Goodbye to Google

A student using Google Drive on a computer lab in Meshel Hall. Photo by Molly Burke / The Jambar

By Molly Burke

Youngstown State University will no longer allow access to Gmail or Google Drive on university-owned devices starting in fall 2024. 

The new policy was introduced by Jim Yukech, associate vice president and chief information officer, and Brien Smith, special assistant to the president and former provost. 

According to Yukech, the university has seen an increase in cybersecurity attacks over the past 12 to 18 months, especially through Gmail. 

“Seeing that 96% of our cybersecurity attacks originate from email, that’s a real threat we need to block,” Yukech said. “One of the things that’s really been coming up is Gmail. Gmail is used extensively across campus by faculty, students and even staff.”

The policy’s purpose is to balance risk mitigation with the impact it has on campus. 

“We’re always looking at ways to improve our security posture without dramatically impacting the educational process,” Yukech said. “With everything, there’s risk and then how much of an impact is that going to make on campus.”

Jim Yukech is the associate vice president and chief information officer. Photo by Molly Burke / The Jambar

Yukech said the policy was also created to adhere to university policies and improve network performance.

“We have compliance requirements. There’s data integrity, there’s network performance, there’s standardization of support issues, organizational policies like acceptable use — which is a board policy,” Yukech said. 

Gmail and Google Drive will still be accessible through personal devices on university WiFi.

“It’s really restricted to Gmail and Google Drive because those are the software products that hold software on the device, which — if it’s malicious software — it can cause problems,” Yukech said. “If you have a personal laptop, it’s not blocked there. You’re taking on that personal risk that Gmail represents on your device.”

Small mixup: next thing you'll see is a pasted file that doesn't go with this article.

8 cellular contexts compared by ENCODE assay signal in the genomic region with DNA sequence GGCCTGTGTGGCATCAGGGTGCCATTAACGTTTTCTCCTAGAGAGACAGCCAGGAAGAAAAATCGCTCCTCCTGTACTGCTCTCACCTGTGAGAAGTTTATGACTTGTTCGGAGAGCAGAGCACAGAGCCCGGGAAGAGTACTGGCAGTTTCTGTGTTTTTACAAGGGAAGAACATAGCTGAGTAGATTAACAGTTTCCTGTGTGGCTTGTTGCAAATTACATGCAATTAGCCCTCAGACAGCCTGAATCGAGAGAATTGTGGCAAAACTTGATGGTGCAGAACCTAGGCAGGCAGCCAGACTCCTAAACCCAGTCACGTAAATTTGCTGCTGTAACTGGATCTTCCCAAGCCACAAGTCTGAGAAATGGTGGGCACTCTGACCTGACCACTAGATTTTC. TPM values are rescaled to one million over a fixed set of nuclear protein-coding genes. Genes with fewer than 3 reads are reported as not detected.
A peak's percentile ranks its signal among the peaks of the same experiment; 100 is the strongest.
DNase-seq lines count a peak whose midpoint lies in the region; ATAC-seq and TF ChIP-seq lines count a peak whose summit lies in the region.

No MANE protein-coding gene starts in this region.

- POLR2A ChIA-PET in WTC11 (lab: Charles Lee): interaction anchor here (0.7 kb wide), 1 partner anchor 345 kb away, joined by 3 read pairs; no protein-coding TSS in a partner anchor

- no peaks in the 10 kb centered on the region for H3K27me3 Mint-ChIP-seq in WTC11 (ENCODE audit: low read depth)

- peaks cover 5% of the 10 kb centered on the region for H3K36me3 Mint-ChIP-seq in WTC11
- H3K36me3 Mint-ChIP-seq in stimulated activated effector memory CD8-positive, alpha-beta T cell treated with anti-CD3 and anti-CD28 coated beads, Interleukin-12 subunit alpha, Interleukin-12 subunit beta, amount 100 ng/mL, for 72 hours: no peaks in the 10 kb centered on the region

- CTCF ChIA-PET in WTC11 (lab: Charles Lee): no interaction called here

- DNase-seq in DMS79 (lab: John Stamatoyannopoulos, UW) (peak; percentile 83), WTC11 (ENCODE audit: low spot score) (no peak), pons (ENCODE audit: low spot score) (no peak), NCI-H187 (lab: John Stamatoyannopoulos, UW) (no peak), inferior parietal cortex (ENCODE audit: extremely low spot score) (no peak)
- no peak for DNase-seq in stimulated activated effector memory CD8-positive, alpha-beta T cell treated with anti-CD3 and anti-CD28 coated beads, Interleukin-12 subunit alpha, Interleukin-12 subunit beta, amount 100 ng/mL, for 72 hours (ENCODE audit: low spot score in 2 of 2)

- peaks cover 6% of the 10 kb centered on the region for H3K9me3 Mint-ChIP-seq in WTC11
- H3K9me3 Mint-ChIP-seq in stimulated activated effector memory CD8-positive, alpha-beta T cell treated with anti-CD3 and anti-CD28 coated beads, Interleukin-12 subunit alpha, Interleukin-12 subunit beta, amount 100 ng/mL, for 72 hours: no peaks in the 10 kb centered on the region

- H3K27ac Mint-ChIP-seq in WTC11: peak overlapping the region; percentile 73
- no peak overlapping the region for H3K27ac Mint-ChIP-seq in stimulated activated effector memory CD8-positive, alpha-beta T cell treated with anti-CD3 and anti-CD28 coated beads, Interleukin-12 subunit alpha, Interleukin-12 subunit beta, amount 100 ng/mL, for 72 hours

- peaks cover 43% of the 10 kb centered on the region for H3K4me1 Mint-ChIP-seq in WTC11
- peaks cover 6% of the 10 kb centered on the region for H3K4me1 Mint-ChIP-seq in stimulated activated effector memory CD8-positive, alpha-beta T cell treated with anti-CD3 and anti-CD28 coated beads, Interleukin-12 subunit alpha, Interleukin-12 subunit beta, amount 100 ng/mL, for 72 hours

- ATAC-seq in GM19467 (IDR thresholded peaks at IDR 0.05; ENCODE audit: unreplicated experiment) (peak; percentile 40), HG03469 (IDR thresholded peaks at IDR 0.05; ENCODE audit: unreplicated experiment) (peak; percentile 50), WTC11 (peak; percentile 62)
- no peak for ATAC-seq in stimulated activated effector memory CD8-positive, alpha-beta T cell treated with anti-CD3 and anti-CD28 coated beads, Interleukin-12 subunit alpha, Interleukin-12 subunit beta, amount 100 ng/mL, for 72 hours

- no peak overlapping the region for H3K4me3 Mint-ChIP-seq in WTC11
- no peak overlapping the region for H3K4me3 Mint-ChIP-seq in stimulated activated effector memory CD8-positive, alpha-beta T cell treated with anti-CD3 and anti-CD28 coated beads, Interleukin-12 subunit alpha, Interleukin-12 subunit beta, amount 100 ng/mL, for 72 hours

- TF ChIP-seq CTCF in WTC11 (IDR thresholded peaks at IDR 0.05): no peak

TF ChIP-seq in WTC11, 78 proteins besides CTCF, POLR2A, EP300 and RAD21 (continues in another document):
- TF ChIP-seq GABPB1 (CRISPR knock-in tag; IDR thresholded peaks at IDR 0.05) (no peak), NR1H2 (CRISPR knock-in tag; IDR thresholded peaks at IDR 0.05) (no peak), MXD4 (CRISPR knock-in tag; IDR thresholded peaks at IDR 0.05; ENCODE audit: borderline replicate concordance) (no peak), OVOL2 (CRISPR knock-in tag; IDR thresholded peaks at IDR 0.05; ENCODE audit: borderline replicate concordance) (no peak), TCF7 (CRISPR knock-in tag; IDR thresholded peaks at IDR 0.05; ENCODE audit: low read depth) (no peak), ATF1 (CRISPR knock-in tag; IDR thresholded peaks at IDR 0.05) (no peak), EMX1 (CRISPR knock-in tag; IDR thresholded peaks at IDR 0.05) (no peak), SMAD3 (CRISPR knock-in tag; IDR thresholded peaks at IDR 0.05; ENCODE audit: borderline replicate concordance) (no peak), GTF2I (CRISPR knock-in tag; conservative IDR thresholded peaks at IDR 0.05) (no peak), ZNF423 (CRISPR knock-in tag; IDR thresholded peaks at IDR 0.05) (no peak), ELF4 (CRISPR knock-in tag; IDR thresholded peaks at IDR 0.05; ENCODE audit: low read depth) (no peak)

Anyone borrowing a device through a loaner program will still be able to access the services. 

“We’re going to get some higher-end software which is less expensive than protecting the network. We can protect those laptops with a mobile iron or something like that [to] handle those viruses and infections,” Yukech said. 

Yukech said Google products such as Google Documents and Google Slides will still be accessible on university-owned devices, but users will have to save their files outside of Google Drive.

“If you’re using those Google apps, a lot of those store to Google Drive. So, you would want to store that output, that file on OneDrive,” Yukech said.

Exceptions can be made for faculty and staff who require the services to complete work. Yukech said anyone can make a business case for an exemption, which will likely go through the provost’s office. 

“It’ll be some type of go online, hit this link, fill out this exception, it’ll go to somebody in the provost’s office who will make a determination if that’s a valid exception. What we think will happen is it’ll be an annual exception,” Yukech said. 

While exemptions can be made, Yukech said university work is supposed to be done on Microsoft products.

“We have an enterprise agreement with Microsoft and we have layers of security on top of [Office 365] and OneDrive and Outlook. So, we have layers that we’ve invested hundreds of thousands of dollars to protect that,” Yukech said. “We have a board approved policy from a year ago [in] June that says all YSU business is conducted in [Office 365] and Outlook”. 

Yukech encourages those who want an exemption to adapt to Microsoft products. He said Rosalyn Donaldson, director of Information Technology Training Services, can help. 

“I would urge anybody who’s thinking about an exception to contact Rosalyn Donaldson in the technology training group, and they do consultations,” Yukech said. “They will come into your department and say, ‘let me show you how we can do that in OneDrive and [Office 365].’”

Yukech said the policy will not require an approval process because cybersecurity risks are significant.

“We typically use shared governance for a lot of things, but when it comes to cybersecurity, those are things that need a little more push,” Yukech said.